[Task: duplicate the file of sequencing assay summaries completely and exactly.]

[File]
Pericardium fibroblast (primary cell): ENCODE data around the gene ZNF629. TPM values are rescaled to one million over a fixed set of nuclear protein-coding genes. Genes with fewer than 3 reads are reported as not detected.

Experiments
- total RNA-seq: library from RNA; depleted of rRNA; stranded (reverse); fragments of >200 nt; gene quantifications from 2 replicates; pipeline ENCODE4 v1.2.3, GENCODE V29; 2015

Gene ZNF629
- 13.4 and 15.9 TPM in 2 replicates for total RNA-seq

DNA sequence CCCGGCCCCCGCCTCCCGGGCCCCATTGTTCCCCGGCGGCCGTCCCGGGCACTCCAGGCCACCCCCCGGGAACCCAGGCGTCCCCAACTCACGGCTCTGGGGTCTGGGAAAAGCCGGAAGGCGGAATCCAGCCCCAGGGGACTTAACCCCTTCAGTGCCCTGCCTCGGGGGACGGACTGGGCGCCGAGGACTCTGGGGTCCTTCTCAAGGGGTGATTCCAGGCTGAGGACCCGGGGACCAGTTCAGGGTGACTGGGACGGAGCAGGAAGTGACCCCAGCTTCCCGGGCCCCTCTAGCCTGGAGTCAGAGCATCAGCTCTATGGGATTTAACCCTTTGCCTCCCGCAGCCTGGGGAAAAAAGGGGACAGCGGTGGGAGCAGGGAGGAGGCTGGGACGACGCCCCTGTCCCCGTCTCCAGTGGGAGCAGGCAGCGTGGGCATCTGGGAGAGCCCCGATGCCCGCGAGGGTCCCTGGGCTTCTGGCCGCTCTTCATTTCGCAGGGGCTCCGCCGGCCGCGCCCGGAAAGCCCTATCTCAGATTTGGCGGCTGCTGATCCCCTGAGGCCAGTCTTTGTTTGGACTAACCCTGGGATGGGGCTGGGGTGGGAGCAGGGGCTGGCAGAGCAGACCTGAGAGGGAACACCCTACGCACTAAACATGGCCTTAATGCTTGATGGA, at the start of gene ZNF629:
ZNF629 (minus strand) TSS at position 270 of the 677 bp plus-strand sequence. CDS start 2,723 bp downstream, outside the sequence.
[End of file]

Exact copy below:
Pericardium fibroblast (primary cell): ENCODE data around the gene ZNF629. TPM values are rescaled to one million over a fixed set of nuclear protein-coding genes. Genes with fewer than 3 reads are reported as not detected.

Experiments
- total RNA-seq: library from RNA; depleted of rRNA; stranded (reverse); fragments of >200 nt; gene quantifications from 2 replicates; pipeline ENCODE4 v1.2.3, GENCODE V29; 2015

Gene ZNF629
- 13.4 and 15.9 TPM in 2 replicates for total RNA-seq

DNA sequence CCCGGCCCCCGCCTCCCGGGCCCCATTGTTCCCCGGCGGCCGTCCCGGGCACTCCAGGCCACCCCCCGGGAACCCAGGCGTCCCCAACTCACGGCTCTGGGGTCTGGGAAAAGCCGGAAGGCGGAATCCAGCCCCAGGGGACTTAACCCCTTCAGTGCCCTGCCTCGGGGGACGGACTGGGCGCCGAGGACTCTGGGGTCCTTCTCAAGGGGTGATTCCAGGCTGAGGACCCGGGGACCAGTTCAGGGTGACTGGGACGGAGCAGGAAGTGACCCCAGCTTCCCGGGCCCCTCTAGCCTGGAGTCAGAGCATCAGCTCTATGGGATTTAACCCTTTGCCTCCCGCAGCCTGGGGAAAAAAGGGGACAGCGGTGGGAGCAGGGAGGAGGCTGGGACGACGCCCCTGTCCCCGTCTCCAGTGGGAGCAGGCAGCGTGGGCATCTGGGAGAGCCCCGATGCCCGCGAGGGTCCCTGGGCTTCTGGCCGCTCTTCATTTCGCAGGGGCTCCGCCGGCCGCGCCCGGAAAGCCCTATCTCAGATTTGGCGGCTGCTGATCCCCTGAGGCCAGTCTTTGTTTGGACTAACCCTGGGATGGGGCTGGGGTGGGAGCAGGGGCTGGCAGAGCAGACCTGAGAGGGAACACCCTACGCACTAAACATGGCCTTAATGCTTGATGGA, at the start of gene ZNF629:
ZNF629 (minus strand) TSS at position 270 of the 677 bp plus-strand sequence. CDS start 2,723 bp downstream, outside the sequence.